HUB Madness 2019 presented by BNY Mellon is in full swing! We caught up with the team behind Carbon Free Boston, a project you voted into the Epic Eight in the science category. Read on below to get the inside scoop on their work, and what they'll be up to in 2019.
Some background on the project:
Carbon Free Boston is a path-breaking new report from Boston University and the Green Ribbon Commission that's paving the way for a more sustainable future for our city. The report found that Boston can achieve its goal of carbon neutrality by 2050 using existing technologies, but that the city must move quickly and boldly to make carbon neutrality a reality. Undertaken at the request of Mayor Martin J. Walsh, Carbon Free Boston provides the analytics behind the actions available to City leaders, in concert with Commonwealth and regional policy-makers, to sharply deepen energy efficiency while reducing demand, electrify as much possible, and purchase 100% clean energy.
Where did the idea for the project come from?
In 2016, Mayor Marty Walsh committed to making Boston carbon-free by 2050 to achieve the goals set out by the Paris Climate Accord. Through the Boston Green Ribbon Commission, a team of researchers at Boston University’s Institute for Sustainable Energy was tasked with exploring ways for how the City could get there.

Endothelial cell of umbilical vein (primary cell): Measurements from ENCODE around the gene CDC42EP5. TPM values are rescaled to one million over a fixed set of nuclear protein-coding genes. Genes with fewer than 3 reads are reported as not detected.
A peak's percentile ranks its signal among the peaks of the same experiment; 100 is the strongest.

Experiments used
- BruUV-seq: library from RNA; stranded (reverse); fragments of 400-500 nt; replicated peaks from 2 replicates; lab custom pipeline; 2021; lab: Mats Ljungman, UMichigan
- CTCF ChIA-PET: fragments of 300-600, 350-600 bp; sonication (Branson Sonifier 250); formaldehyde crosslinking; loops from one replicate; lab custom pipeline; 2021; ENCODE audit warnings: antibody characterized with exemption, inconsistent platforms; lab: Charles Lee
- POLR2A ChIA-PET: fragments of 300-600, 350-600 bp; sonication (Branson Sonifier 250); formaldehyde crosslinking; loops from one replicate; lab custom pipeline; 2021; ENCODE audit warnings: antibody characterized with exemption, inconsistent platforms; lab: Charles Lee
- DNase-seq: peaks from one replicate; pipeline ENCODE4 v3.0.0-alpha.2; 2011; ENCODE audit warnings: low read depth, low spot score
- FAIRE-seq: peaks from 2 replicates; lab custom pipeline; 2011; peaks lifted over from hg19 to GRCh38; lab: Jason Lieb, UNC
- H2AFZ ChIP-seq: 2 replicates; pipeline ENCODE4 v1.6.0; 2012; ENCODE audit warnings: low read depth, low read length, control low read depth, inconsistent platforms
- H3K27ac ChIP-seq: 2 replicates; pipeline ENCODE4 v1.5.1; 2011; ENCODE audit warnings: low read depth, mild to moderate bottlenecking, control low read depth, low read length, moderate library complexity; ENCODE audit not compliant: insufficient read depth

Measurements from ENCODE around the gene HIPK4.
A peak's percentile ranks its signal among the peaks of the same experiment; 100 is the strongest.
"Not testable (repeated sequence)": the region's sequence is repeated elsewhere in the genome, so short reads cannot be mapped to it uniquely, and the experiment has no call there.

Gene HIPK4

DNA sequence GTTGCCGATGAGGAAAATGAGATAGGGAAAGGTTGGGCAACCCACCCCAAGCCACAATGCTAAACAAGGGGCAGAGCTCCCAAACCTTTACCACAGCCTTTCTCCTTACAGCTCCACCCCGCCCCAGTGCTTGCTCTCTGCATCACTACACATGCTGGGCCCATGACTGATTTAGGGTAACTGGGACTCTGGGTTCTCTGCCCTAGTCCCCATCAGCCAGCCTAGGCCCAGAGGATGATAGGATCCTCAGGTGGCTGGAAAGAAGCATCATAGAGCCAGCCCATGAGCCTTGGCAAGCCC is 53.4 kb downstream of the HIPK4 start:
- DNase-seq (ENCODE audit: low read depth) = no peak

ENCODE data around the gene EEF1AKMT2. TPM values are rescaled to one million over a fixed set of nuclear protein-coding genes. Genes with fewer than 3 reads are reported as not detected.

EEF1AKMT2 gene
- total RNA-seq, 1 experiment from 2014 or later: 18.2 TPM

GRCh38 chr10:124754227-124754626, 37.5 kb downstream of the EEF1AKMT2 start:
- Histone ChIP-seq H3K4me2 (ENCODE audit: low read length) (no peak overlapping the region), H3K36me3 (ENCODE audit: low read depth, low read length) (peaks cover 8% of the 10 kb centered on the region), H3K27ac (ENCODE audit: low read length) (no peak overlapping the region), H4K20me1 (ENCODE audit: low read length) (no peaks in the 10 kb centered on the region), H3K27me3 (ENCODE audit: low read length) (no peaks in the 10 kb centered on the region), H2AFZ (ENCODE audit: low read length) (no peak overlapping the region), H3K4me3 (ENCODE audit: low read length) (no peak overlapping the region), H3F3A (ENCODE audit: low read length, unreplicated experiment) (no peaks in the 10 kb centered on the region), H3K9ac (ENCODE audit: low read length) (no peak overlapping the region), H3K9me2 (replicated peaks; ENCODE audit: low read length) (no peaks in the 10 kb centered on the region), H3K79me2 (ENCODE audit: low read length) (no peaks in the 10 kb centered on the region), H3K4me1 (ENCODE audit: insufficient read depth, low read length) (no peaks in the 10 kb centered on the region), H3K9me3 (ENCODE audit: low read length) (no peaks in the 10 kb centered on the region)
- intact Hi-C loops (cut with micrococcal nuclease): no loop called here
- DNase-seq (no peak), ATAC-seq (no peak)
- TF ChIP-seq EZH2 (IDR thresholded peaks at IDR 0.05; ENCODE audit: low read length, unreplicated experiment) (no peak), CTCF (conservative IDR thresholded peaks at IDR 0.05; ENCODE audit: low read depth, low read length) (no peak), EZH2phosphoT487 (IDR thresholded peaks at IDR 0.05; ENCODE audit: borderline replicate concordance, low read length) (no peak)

What has been the biggest challenge of the project? How have you overcome it?
Ensuring that aggressively reducing emissions can be done in a way that can benefit all of Boston’s residents regardless of background and location. With support from the Leventhal Foundation, we have been able to integrate a social equity analysis into our technical work. This has enabled us to show a strategy for how climate action can improve people’s lives through better access to public transit or through healthier resilient and efficient homes.
What's next for the Carbon Free Boston project? What are you looking forward to accomplishing in 2019?
We’re setting our sights on assessing carbon neutral strategies across the region to provide other municipalities and key stakeholders with the insights necessary to reduce their emissions to zero.
What did you think was the coolest thing to come out of Greater Boston last year (aside from your project, of course)?
The Metro Mayor’s Coalition’s commitment of adding 185,000 housing units in the urban core by 2030. People who live in an urban environment have a smaller carbon footprint, so welcoming more people into our cities is an important aspect of fighting climate change.